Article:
AI Could Usher in a New Era of Music. Will It Suck?
Michael Sayman has worked at Facebook, Google, Roblox, and Twitter. At 26, the software engineer has already published a memoir, App Kid. But until he began work on his latest project, he’d never built a website. “I made it in five hours over the weekend, out of frustration that there wasn’t anything like this,” he says. “Now there’s nearly a million streams on the site.”
Sayman’s site is AI Hits. Ever since it launched in April, it’s been aggregating a controversial new musical … thing: songs created with artificial intelligence tools that mimic, with chilling accuracy, mainstream stars like Drake and Kanye West. The conversation around AI music has largely been frenzied and shot through with hand-wringing over What It All Means and What It All Portends. But Sayman is an AI optimist. So he built the Hot 100 for AI tunes.
AI Hits sifts through the mushrooming detritus and ranks the tracks per their collective streams on the various platforms on which they’re posted, linking out to the tracks directly (unless, of course, they’ve already been taken down by the time you click). With its notable fealty to the real thing, the Drake-mimicking “Heart on My Sleeve” became the first “hit” of the AI music era, and various versions of it dominate AI Hits. (Sayman points out there’s even one featuring AI-generated Joe Biden vocals, for some reason.) AI versions of Ariana Grande, Travis Scott, Juice WRLD, SZA, and Lana Del Rey are all also represented on the chart.
In conversation, Sayman uses the term “voice” to refer to the artist being mimicked, and he uses the term “artist” to refer to the username of whoever created the song. This use of nomenclature may seem small, but it is significant. It’s a step toward the creation of a shared lexicon around all this stuff. The landscape of AI music is endlessly, discursively messy, but as Sayman points out, we’re all present at the outset of a conversation that will unspool over years. “How do you search? Who are the creators? How do you attribute labels to them? What do those revenue splits look like?” he says. “And how does that even work, when you can make a hundred remixes of the same song?”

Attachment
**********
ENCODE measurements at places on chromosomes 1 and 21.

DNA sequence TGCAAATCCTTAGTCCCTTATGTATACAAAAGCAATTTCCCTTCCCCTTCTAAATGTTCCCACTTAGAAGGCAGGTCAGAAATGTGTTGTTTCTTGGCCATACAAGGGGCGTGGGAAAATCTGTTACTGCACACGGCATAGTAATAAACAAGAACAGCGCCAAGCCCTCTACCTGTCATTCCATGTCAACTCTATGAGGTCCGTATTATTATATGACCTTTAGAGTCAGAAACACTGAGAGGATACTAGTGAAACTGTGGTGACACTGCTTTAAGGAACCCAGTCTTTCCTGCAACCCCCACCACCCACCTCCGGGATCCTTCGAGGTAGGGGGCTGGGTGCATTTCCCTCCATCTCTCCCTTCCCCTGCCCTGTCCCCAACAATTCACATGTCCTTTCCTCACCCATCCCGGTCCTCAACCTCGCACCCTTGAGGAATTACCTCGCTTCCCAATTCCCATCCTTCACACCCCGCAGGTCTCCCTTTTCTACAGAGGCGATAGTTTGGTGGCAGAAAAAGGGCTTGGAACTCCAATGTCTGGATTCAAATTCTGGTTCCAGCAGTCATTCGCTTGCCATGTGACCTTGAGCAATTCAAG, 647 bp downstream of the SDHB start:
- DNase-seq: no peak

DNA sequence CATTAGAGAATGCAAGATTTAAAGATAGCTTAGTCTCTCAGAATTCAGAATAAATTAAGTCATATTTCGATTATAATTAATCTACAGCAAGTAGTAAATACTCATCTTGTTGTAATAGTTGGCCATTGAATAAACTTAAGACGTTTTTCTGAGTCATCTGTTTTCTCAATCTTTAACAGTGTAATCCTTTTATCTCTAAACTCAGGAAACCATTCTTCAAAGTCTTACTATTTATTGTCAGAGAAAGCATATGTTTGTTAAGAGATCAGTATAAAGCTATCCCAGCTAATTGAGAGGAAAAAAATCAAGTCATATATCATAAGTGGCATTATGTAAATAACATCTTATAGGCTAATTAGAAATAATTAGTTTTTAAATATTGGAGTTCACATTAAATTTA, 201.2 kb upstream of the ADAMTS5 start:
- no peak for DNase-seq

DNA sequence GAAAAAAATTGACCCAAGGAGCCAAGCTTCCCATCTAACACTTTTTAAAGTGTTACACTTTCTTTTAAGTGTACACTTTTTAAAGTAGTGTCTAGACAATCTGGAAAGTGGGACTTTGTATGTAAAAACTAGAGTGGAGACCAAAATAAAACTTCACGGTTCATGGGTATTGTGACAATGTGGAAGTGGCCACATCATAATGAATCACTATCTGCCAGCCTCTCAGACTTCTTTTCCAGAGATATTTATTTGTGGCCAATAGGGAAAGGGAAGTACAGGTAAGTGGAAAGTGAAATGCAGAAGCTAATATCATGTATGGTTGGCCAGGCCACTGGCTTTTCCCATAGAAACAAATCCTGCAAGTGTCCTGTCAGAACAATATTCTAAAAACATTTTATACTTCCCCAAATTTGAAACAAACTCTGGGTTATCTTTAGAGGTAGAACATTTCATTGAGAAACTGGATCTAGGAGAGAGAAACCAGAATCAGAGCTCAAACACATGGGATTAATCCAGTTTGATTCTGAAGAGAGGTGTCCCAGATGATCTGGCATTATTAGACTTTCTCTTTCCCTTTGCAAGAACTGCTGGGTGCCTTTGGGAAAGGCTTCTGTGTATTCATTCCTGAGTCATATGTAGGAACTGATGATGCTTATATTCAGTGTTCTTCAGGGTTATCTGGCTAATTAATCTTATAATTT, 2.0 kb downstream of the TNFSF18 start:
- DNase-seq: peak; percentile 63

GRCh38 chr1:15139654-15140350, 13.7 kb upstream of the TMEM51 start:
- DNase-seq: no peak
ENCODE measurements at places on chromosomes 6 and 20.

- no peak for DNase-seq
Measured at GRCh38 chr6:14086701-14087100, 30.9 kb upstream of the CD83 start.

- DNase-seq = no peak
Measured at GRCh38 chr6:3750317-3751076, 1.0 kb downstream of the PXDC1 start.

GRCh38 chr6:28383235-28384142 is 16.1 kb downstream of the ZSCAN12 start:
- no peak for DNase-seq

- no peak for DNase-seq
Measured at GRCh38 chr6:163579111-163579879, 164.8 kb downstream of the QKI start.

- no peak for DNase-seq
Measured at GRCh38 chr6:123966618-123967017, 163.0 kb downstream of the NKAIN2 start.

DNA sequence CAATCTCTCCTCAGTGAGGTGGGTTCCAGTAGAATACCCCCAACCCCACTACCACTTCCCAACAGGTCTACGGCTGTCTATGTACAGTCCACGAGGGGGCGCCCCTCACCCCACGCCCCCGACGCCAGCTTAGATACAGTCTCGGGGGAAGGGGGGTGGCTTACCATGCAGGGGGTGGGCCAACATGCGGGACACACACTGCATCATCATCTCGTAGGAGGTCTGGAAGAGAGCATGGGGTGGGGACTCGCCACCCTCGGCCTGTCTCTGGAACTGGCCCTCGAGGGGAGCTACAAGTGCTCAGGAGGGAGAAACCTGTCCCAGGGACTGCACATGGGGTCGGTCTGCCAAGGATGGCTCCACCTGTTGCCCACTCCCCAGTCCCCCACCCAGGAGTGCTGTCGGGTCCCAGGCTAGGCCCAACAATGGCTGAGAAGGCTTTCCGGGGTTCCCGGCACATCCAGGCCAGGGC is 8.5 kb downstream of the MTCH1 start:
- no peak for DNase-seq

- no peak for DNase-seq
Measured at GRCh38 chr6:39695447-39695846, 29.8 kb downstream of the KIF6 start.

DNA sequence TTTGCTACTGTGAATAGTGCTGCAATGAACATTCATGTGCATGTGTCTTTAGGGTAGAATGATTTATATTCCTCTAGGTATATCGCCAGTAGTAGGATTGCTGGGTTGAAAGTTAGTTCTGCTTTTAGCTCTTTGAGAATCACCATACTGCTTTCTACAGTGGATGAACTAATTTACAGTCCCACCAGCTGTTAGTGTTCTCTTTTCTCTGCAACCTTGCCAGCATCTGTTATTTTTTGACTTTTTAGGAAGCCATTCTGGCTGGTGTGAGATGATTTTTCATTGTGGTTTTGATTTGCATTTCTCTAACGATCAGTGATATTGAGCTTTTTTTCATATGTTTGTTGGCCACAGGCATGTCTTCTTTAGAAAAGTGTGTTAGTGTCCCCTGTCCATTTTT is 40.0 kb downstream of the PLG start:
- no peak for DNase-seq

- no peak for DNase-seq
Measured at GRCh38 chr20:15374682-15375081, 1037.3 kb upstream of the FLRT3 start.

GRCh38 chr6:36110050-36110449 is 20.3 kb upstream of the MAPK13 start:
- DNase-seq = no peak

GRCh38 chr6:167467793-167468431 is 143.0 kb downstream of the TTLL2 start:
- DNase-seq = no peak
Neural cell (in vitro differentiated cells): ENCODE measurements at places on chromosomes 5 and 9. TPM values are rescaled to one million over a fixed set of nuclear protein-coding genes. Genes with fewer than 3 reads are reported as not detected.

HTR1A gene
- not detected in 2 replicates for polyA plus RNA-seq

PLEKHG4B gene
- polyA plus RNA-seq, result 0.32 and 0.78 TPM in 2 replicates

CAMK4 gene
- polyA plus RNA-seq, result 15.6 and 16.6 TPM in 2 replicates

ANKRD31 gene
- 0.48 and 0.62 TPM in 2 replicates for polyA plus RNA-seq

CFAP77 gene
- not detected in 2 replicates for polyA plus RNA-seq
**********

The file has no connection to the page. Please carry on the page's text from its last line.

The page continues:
That latter question, over the legality of the practice of AI music, is central. Spotify quickly took down “Heart on My Sleeve,” and UMG, Drake’s parent label, has pushed the company to purge thousands of other AI-made songs. On a recent podcast interview, Ice Cube urged Drake to directly sue the creator of “Heart on My Sleeve,” and he has tweeted that he finds the idea of generating a song in the style of a dead artist without the approval of the artist’s estate to be “evil and demonic.” But when looking past AI’s potential for legal or ethical blunders, other artists, from pioneering musicians like Holly Herndon to legacy acts like the the Pet Shop Boys, are bullish on AI as a creative tool. It could even unfurl a whole new genre of music.
Sayman believes AI can create a more democratic, open-ended music industry. “The record labels used to hold all the power—they were in charge of distribution, resources, production quality. We’ve seen social media replace distribution and discovery of music. Now we’re seeing AI expand production quality, so there’s opportunities for more people to get involved in the music creation process. More Drake singles! Instead of having two or three producers, he can have millions of producers working on those songs!” He laughs. “I’m half joking.”